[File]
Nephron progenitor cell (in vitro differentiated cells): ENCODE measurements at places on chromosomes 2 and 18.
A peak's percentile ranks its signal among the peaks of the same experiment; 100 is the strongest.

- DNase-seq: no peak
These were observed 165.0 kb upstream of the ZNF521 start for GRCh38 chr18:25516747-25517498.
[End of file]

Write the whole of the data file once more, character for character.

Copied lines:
Nephron progenitor cell (in vitro differentiated cells): ENCODE measurements at places on chromosomes 2 and 18.
A peak's percentile ranks its signal among the peaks of the same experiment; 100 is the strongest.

- DNase-seq: no peak
These were observed 165.0 kb upstream of the ZNF521 start for GRCh38 chr18:25516747-25517498.